As a result, out of six well-known gas export projects, one fully worked in the region - in the direction of China, and the growth of generation within the countries, including through modernization, did not cover the needs of the population growing by leaps and bounds. Thus, over 20 years, the population of Kyrgyzstan has grown from 4,9 million people. up to 6,6 million people (+35%), Tajikistan - from 6,1 million people. up to 10 million people (+64%), Uzbekistan - from 21 million people. up to 37 million people (+76%).
Of course, the old capacities could not provide such explosive growth in any way. After all, not only the population is growing, but also the total consumption of electricity for the family, infrastructure is required for every thousand people. Kazakhstan and Turkmenistan have much more modest growth rates, but they do not have a similar deficit in electricity.
The countries found themselves in a difficult fork of decisions: if you want investments and export earnings, participate in geopolitics as well, but this participation does not guarantee any firm project deadlines and investments in meeting domestic needs. And if you don’t participate and consider project after project, you won’t get anything at all.
So a conflict arose, when there seem to be surpluses, but some of them are extinguished not only by seasonal fluctuations, but also by export obligations.
It would seem that it is possible to arrange gas exports from neighboring Turkmenistan, but the volumes are contracted by China. It would be possible to take electricity in Kazakhstan, but in the past only two Kazakhstani regions were included in the energy circuit, sharp flows cannot be provided without preparation. Then they would try to take it in Kyrgyzstan, Tajikistan or, again, Turkmenistan, but they have their own obligations, for example, CASA-1000 - the supply of electricity to Afghanistan and Pakistan, or simply Afghan contracts.
CASA-1000, obviously, was first created for a long-term presence in the US region and has a history of 2008, then it was rather aimed at implementing strategic cooperation between Beijing and Islamabad, but now the project lives on its own. These are investments from China and the World Bank, and contractors from Sweden, China, Turkey, etc., etc. And maybe in Kyrgyzstan they would be happy to refuse such exports, but there are too many big interests, and Afghanistan is a dangerous and so far unpredictable neighbor. Turkmenistan and Uzbekistan itself have signed contracts for the export of electricity to Afghanistan and are delivering. But Tashkent itself has trouble with volumes. And Turkmenistan also supplies its surplus to Iran. At the same time, the growth of annual demand only within the region is projected until 2030 to 316 billion kWh, which is more than 30%.
It only seems from the outside that geopolitical projects promise sheer benefits. But the countries of the region, forced to enter into such projects, are firmly tied to the geopolitical discourse, in which their local, specific interests are often taken into account on a residual basis. Time passes, activity boils, as winter comes - either there is no gas, then there is no light. And it would be nice if nature gave birth to glacial water, but this resource is not stable.
And with such instability of the resource, the common good neighbor Afghanistan, represented by the Taliban movement (banned in the Russian Federation), not recognized by the international community, begins the implementation of another project that has long been in the plans - a canal from the river. The Amu Darya is 8 m deep and 285 km long.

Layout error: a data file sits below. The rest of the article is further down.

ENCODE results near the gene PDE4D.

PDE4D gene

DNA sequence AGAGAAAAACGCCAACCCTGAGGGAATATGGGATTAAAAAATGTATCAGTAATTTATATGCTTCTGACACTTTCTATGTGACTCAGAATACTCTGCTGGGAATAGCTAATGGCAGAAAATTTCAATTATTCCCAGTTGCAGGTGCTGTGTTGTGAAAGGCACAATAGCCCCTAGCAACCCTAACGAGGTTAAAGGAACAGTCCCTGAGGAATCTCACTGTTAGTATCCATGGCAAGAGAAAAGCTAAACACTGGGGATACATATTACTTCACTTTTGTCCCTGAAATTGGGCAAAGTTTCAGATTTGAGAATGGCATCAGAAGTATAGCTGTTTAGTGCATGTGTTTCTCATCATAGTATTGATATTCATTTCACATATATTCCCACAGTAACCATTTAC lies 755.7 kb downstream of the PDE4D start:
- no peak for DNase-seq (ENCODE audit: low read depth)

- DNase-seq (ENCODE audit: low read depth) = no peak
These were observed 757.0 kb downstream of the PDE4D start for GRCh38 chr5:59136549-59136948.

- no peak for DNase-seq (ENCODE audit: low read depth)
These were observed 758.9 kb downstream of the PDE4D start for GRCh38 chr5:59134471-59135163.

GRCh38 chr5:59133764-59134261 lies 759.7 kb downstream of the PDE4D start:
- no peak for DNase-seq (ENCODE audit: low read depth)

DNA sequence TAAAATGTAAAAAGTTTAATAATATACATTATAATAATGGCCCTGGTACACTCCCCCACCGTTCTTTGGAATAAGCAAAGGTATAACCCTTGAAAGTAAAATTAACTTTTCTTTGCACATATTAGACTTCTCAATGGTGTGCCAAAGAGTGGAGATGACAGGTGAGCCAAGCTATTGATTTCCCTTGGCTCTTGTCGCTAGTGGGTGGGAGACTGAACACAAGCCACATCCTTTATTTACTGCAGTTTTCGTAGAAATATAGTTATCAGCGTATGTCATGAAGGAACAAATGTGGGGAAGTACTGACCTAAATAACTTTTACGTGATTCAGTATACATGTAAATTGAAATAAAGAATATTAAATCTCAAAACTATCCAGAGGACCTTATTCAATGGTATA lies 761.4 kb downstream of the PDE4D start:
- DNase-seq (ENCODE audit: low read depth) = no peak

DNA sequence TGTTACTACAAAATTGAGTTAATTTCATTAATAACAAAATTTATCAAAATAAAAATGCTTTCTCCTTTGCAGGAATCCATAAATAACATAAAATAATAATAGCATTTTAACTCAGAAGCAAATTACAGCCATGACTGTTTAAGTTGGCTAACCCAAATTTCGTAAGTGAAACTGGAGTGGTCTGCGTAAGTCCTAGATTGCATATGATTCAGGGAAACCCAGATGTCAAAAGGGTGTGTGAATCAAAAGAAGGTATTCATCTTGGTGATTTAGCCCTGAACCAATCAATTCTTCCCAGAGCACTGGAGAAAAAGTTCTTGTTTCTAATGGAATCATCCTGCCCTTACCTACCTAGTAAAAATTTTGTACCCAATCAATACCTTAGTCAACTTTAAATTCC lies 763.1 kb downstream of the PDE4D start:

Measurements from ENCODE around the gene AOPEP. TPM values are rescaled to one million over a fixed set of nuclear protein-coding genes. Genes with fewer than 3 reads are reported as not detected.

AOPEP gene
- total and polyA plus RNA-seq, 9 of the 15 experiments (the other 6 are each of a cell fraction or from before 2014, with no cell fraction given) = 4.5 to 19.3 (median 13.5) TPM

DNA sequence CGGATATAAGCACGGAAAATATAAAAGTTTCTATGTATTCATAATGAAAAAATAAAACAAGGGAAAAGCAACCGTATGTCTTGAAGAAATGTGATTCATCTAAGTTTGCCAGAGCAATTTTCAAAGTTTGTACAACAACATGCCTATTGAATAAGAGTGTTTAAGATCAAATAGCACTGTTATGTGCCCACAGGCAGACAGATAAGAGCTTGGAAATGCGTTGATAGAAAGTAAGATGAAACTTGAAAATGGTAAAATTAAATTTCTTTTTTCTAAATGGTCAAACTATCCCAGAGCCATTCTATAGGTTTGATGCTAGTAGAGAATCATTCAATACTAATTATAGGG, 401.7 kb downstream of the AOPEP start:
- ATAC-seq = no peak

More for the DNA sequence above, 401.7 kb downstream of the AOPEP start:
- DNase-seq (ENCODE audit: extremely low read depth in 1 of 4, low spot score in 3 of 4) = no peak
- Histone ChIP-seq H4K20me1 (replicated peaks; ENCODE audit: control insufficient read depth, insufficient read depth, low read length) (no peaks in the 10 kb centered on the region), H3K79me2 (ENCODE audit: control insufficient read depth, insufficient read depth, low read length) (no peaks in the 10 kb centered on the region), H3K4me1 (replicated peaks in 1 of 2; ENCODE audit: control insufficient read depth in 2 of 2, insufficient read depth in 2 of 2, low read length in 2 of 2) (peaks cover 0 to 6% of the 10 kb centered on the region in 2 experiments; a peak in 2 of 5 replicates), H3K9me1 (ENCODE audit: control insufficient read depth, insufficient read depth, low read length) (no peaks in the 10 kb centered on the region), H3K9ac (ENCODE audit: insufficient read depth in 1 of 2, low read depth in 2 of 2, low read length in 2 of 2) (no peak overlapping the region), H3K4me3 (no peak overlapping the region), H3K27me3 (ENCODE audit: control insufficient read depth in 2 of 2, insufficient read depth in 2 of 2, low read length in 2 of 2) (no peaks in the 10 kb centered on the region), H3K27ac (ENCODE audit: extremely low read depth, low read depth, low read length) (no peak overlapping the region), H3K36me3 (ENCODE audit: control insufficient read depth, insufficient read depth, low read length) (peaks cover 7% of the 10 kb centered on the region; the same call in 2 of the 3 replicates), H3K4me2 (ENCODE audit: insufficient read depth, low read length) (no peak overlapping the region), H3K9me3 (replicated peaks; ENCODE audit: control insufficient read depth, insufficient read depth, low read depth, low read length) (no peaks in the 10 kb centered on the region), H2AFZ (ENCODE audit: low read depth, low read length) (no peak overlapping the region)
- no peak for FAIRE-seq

On the one hand, Afghanistan solves the issues of agriculture of the three northern provinces, on the other hand, the canal will take water constantly, and the water flow will be different from year to year. In dry years, water intake can be up to 25%. These are not just issues of irrigation or energy, but the ecology of the region. But, since no one recognized the government in Kabul, Kabul did not sign the relevant UN conventions and plans to build another canal with water intake from the river. Panj. Here, being a country of Central Asia, you will think about whether to give or not to give the Afghans scarce electricity. And in general, where are their interests, and where are geopolitics, while the great powers are “playing chess”: to recognize or not to recognize.
If we look reality in the eye, then there is no sensible alternative to building one, but rather two large nuclear power plants in the region. Even if the Rogun HPP, the Kambar-Ata-1 HPP and the remaining 30 HPP projects of smaller capacity come on line to the maximum, this will not cover even half of the needs of the 2030 forecast, and unlimited gas reserves turn out to be quite limited in real time. Here, even the idea of a “gas union” rather refers to the possibilities of the future TAPI pipeline, which is about to continue to be built. For example, the Akkuyu nuclear power plant in Turkey, when it reaches full operation, closes 35 billion kW of annual demand. This is half of the predicted figures for the increase in consumption of neighbors in Central Asia.
At the moment, for the fifth year since the discussion, the Jizzakh NPP project (two units with a prospect of up to four) in Uzbekistan has approached practical implementation, and a project for the construction of a low-capacity nuclear power plant in Kyrgyzstan is under development.
The regional association of Kyrgyzstan, Uzbekistan and Kazakhstan has already gained decent momentum, and instead of looking for investments for the construction of dozens of generating facilities, additional production, the atom would be a salvation from permanent energy crises, especially since it will free up volumes of gas for export.
For Russia, such work, with one approach, can rather mean a commercial project - during the construction and operation of generation, and may also mean opportunities for the return of influence - if you consistently strive to enter into operation of the power grids themselves. Still, this is a market for more than 50 million consumers.